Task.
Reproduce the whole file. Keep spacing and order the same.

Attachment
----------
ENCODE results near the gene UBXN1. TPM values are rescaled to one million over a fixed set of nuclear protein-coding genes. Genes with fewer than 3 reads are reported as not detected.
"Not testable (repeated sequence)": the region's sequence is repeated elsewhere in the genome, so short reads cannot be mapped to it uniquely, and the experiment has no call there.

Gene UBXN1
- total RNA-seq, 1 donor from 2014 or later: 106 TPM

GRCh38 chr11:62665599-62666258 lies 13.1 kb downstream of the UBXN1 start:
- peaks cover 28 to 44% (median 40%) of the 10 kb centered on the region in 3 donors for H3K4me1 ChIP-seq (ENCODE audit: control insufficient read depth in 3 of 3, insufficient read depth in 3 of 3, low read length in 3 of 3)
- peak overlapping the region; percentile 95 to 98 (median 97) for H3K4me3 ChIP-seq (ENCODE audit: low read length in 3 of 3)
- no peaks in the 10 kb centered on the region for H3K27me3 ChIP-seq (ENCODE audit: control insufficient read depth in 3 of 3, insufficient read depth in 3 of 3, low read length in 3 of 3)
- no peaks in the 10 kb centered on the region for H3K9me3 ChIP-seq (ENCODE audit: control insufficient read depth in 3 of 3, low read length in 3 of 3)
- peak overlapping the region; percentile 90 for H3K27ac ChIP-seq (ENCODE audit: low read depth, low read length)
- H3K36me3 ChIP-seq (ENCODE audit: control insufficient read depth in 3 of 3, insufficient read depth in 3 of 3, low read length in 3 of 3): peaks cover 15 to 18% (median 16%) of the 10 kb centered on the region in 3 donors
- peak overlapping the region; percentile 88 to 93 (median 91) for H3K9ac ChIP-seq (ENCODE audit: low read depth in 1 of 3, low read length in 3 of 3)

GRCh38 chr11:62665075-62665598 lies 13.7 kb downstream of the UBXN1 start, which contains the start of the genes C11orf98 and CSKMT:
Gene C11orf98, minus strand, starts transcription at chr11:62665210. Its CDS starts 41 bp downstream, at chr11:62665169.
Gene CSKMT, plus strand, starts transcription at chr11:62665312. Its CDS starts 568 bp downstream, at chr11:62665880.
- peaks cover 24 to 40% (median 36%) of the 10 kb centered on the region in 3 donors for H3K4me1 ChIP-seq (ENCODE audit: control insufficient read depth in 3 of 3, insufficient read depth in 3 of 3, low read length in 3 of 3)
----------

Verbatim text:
ENCODE results near the gene UBXN1. TPM values are rescaled to one million over a fixed set of nuclear protein-coding genes. Genes with fewer than 3 reads are reported as not detected.
"Not testable (repeated sequence)": the region's sequence is repeated elsewhere in the genome, so short reads cannot be mapped to it uniquely, and the experiment has no call there.

Gene UBXN1
- total RNA-seq, 1 donor from 2014 or later: 106 TPM

GRCh38 chr11:62665599-62666258 lies 13.1 kb downstream of the UBXN1 start:
- peaks cover 28 to 44% (median 40%) of the 10 kb centered on the region in 3 donors for H3K4me1 ChIP-seq (ENCODE audit: control insufficient read depth in 3 of 3, insufficient read depth in 3 of 3, low read length in 3 of 3)
- peak overlapping the region; percentile 95 to 98 (median 97) for H3K4me3 ChIP-seq (ENCODE audit: low read length in 3 of 3)
- no peaks in the 10 kb centered on the region for H3K27me3 ChIP-seq (ENCODE audit: control insufficient read depth in 3 of 3, insufficient read depth in 3 of 3, low read length in 3 of 3)
- no peaks in the 10 kb centered on the region for H3K9me3 ChIP-seq (ENCODE audit: control insufficient read depth in 3 of 3, low read length in 3 of 3)
- peak overlapping the region; percentile 90 for H3K27ac ChIP-seq (ENCODE audit: low read depth, low read length)
- H3K36me3 ChIP-seq (ENCODE audit: control insufficient read depth in 3 of 3, insufficient read depth in 3 of 3, low read length in 3 of 3): peaks cover 15 to 18% (median 16%) of the 10 kb centered on the region in 3 donors
- peak overlapping the region; percentile 88 to 93 (median 91) for H3K9ac ChIP-seq (ENCODE audit: low read depth in 1 of 3, low read length in 3 of 3)

GRCh38 chr11:62665075-62665598 lies 13.7 kb downstream of the UBXN1 start, which contains the start of the genes C11orf98 and CSKMT:
Gene C11orf98, minus strand, starts transcription at chr11:62665210. Its CDS starts 41 bp downstream, at chr11:62665169.
Gene CSKMT, plus strand, starts transcription at chr11:62665312. Its CDS starts 568 bp downstream, at chr11:62665880.
- peaks cover 24 to 40% (median 36%) of the 10 kb centered on the region in 3 donors for H3K4me1 ChIP-seq (ENCODE audit: control insufficient read depth in 3 of 3, insufficient read depth in 3 of 3, low read length in 3 of 3)